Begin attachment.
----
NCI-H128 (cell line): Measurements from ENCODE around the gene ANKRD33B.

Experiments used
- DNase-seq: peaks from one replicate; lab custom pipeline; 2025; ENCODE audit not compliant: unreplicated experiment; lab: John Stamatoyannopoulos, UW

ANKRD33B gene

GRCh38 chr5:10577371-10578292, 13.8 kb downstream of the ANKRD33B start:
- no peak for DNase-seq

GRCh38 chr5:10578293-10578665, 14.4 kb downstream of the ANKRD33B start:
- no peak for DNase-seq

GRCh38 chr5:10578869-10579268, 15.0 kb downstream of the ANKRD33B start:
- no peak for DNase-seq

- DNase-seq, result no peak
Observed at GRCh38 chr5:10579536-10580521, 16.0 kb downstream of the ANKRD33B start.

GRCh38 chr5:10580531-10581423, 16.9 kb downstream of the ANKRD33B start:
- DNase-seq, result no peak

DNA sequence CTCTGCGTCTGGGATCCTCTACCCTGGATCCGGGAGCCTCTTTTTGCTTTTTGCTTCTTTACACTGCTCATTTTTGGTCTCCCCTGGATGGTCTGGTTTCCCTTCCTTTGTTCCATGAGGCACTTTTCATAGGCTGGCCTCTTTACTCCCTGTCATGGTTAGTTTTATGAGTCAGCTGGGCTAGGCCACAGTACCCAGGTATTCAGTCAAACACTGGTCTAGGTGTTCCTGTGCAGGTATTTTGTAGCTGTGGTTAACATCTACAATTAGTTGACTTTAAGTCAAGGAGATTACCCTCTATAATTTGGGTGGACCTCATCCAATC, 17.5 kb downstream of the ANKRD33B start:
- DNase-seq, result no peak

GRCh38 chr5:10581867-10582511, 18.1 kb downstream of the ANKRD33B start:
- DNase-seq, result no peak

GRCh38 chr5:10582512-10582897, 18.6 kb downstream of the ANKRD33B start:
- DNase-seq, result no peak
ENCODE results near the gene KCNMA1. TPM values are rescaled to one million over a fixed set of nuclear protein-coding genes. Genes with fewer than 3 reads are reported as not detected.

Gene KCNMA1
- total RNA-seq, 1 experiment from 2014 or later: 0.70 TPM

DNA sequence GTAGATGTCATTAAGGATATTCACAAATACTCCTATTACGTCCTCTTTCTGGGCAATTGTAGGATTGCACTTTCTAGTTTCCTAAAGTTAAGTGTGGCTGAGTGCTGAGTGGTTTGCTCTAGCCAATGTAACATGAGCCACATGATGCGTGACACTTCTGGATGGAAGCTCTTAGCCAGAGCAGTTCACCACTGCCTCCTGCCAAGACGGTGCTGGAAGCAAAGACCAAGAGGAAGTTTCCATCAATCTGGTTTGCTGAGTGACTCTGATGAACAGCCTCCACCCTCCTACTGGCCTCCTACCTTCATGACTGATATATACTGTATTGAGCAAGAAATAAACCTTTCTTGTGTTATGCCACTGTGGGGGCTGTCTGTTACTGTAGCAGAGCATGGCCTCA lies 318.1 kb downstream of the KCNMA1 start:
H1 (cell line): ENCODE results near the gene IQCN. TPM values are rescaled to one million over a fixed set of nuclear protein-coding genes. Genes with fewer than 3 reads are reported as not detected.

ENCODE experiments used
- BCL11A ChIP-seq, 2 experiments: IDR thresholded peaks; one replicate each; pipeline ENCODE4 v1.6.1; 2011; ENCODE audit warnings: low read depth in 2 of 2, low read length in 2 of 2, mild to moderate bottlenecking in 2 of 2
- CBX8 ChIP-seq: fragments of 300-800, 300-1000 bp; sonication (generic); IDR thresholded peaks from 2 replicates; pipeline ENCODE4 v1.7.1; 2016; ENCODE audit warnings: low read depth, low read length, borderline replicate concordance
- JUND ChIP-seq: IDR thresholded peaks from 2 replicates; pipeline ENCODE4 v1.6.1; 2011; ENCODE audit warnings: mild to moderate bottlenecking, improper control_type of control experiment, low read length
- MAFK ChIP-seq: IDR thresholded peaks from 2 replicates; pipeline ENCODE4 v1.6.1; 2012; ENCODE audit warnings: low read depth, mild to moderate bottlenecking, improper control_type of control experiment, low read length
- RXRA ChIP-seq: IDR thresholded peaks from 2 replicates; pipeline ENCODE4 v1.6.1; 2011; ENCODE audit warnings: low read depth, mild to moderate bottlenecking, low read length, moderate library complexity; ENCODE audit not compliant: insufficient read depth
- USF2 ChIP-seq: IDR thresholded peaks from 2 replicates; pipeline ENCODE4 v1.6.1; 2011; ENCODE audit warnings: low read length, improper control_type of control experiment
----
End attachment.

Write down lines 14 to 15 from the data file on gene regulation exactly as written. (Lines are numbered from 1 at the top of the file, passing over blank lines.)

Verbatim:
- DNase-seq, result no peak

DNA sequence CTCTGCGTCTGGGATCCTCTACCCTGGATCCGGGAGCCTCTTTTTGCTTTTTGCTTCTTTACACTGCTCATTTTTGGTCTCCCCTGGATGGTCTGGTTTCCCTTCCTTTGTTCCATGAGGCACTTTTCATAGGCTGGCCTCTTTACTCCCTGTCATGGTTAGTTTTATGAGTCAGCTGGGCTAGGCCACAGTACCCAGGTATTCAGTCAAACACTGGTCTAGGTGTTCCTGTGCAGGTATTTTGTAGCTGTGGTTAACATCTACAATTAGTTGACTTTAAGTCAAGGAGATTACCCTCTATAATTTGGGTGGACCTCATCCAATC, 17.5 kb downstream of the ANKRD33B start: